Sympathy for the Devil
I was raised in a Mennonite church in the sticks. Contrary to conventional imagination, it wasn't some child-labor commune involving a bunch of male bigamists or a bunch of intermarried cousins. It was a little white church with plain, arched windows and pews so hard that my butt usually fell asleep while I was sitting through the sermon. I have fond memories of falling asleep on my Memmy Gold’s lap, feeling her soft hanky on my cheek, hearing her voice singing “In the Garden,” and smelling her hand cream and Wrigley’s spearmint gum. It was the best part about church.
I was a fairly serious youngster and was very impressionable, as kids who want to be good tend to be. In fact, I was serious enough that I interviewed our minister for a 3rd grade report and distinctly remember being chafed at by my peers when I took my kid’s version of The Living Bible to school.
Well, those days are long gone, I’m afraid, and now I've pretty much slid from agnosticism to atheism. Some of my more pious friends have been praying for my “immortal soul” and I appreciate their positive energy and their concern.
I bring up this tender topic only because it relates to Robert M. Price’s The Reason-Driven Life, a book that I had the privilege to copyedit. Written by a former Born-Again Christian, it explains a bit about how fundamentalists have taken passages from the Bible and massaged them into a fear-driven mantra they use to keep people--people like the former Bender's Mennonite Church congregation--in line. Here's some of what Price writes about:
** For starters, ha Satan is not a proper Hebrew name but a title meaning “the adversary.” The “devil” (or ho diabalos in Greek) means the same thing: “the [mud] slinger,” “the caster [of aspersions].” But there is no suggestion of Satan being evil.
** Fundamentalists have decided that the serpent in the Garden of Eden was Satan, even though there is no real biblical connection. There are several mentions of the serpent (2 Corinthians 11:3; 2 Corinthians 11:14b) but not to Satan being the serpent. Serpent = Satan was a mental leap fundamentalists made...and if you make it that far, you’ll read how that happened, below.
** Satan’s original Old Testament role is as God’s special agent for testing (tempting) God’s favorites, to see if they are really worthy of the faith he has placed in them. (See Job 1:6–12; 2:1–8, Zechariah 3:1–5, and 1 Chronicles 21:1 for instances in which “Satan” is doing the Lord’s bidding by testing his favorites.) In this regard, Satan is much like God’s FBI sting operative, setting up Congressmen, mayors, etc., about whom some suspicion gathers. Everyone is fair game for testing, including Jesus.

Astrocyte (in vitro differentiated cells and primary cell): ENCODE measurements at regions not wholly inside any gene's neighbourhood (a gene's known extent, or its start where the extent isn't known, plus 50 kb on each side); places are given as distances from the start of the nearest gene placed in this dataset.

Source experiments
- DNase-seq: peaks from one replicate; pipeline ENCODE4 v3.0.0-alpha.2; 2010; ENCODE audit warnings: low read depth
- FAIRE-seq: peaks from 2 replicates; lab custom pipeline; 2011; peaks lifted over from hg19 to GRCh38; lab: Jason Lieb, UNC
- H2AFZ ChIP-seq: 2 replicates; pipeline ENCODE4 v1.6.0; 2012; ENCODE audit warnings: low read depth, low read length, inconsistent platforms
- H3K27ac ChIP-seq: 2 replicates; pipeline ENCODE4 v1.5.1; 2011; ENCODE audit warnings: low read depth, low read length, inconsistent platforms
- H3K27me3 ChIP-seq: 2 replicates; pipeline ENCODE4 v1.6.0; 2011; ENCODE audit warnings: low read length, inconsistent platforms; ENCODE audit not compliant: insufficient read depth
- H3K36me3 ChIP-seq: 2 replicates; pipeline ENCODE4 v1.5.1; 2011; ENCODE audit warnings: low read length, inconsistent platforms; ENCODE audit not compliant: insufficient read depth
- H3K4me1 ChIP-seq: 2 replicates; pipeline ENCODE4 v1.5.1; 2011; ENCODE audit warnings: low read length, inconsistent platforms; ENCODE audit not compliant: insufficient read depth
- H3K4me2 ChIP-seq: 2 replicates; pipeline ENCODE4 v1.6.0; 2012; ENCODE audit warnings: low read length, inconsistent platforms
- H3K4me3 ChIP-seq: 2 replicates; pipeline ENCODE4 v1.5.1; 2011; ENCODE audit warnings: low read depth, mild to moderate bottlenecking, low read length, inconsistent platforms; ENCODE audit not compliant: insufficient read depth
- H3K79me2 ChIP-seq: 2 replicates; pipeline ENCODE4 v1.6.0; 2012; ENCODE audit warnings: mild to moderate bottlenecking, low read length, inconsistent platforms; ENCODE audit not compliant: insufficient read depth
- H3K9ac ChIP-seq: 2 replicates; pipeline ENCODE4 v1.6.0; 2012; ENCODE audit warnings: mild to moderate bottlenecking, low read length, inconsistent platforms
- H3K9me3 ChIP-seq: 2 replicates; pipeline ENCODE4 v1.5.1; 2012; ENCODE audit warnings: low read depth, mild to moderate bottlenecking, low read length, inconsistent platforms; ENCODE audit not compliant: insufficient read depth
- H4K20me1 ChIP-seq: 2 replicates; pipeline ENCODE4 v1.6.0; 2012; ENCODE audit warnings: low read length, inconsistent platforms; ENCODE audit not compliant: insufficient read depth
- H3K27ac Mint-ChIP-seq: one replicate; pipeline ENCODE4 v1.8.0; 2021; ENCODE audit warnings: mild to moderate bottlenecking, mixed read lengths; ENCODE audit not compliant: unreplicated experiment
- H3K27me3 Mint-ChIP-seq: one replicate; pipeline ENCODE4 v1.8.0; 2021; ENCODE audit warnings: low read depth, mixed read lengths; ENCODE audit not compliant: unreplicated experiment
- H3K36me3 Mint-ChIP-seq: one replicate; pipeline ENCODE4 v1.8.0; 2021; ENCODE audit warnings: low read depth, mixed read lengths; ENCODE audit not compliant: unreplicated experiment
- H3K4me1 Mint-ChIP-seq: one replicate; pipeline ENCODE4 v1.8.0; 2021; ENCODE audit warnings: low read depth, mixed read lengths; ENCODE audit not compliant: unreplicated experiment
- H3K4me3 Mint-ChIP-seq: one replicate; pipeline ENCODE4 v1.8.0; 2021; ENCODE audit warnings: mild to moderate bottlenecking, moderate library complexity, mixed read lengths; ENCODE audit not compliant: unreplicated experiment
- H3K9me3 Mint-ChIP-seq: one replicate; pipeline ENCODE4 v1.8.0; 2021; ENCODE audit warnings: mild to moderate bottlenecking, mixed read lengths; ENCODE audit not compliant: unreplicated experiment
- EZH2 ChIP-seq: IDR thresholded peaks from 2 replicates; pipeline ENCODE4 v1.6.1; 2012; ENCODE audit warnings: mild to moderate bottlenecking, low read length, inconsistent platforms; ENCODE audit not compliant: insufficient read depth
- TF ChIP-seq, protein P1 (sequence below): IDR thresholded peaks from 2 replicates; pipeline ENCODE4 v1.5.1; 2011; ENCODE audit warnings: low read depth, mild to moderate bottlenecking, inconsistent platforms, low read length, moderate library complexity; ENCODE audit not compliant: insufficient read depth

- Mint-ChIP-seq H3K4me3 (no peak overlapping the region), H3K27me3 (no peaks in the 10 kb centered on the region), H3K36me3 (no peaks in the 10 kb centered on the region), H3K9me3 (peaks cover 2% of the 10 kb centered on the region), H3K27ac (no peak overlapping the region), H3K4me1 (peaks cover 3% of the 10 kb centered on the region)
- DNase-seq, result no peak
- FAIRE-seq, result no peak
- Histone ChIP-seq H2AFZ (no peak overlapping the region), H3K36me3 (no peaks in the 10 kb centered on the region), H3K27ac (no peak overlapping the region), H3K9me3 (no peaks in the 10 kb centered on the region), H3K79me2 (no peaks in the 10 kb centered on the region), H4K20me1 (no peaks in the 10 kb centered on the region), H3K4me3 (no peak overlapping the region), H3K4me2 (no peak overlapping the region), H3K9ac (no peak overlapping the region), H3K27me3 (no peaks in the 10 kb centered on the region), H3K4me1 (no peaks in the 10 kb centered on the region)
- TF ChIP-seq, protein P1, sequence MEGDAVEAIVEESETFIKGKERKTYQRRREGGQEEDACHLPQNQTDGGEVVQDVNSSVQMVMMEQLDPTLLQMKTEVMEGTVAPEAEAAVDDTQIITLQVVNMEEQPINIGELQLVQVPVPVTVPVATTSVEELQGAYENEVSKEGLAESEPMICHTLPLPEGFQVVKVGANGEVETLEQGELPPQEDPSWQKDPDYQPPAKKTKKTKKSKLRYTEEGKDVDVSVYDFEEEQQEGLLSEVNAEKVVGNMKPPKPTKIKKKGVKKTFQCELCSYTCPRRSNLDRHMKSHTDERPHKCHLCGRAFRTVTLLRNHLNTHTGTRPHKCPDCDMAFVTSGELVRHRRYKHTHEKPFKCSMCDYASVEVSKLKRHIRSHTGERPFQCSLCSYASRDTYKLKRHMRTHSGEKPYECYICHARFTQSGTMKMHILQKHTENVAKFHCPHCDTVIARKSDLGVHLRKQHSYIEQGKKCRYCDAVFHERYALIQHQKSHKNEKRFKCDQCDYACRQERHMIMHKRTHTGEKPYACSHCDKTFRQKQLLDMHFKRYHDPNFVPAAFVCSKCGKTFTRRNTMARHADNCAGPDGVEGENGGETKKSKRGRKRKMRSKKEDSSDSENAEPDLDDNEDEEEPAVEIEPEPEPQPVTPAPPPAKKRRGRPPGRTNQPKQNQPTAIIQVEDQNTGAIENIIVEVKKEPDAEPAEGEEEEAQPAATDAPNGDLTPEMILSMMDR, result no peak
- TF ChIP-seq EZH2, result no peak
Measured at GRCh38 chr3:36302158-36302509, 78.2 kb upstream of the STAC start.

** In the New Testament, Satan maintains his primary role as God’s investigator and evaluator. This is what he is doing when he tests (or “tempts”—same word in Greek) Jesus in the wilderness after his baptism (Mark 1:12–13; Matthew 4:1–11; Luke 4:1–13). Note that Satan has “demanded” to test God's favorite, as is his prerogative.
** Good vs. evil first entered the biblical stream during the Jews’ exile, when they first embraced the idea of one supreme being. But they had a hard time figuring out how one true God could be in charge of both good and evil. Cyrus the Persian, a Zoroastrian, explained that in his religion, two nearly equally matched deities, Ahura Mazda lord of light and Ahriman lord of darkness, are pitted against each other in a cosmic historic struggle. And whammo, Satan turned into the lord of darkness. Satan as the owner and creator of snakes and scorpions in Luke 10:18 is a vestige of the Zoroastrian influence, but it's how Satan went from being an owner and creator of snakes to being called The Snake himself.
** The New Testament never mentions the circumstances of Satan’s fall. And its only two hints do not fit the familiar version very well at all, implying that the version we’re now familiar with wasn’t around when the New Testament was written. There are a couple of passages people erroneously use, like Luke 10:18, which depicts Jesus saying that he saw Satan going down in defeat as they drove him from the field: “I saw Satan fall like lightning!” But there is nothing in the passage to suggest he is saying, “before Abraham was, I am, and I witnessed the primordial fall of Lucifer thousands of years ago.” Revelation 12:7–12 explicitly places the heavenly skirmish between Michael and Satan, each with his loyalists, at the end of world history (“the devil has come down to you in great wrath, because he knows that his time is short,” RSV), not those early days.
What I'm working on today: Lover Awakened by J. R. Ward (a vampire romance)
Saturday, May 13, 2006
Sympathy for the Devil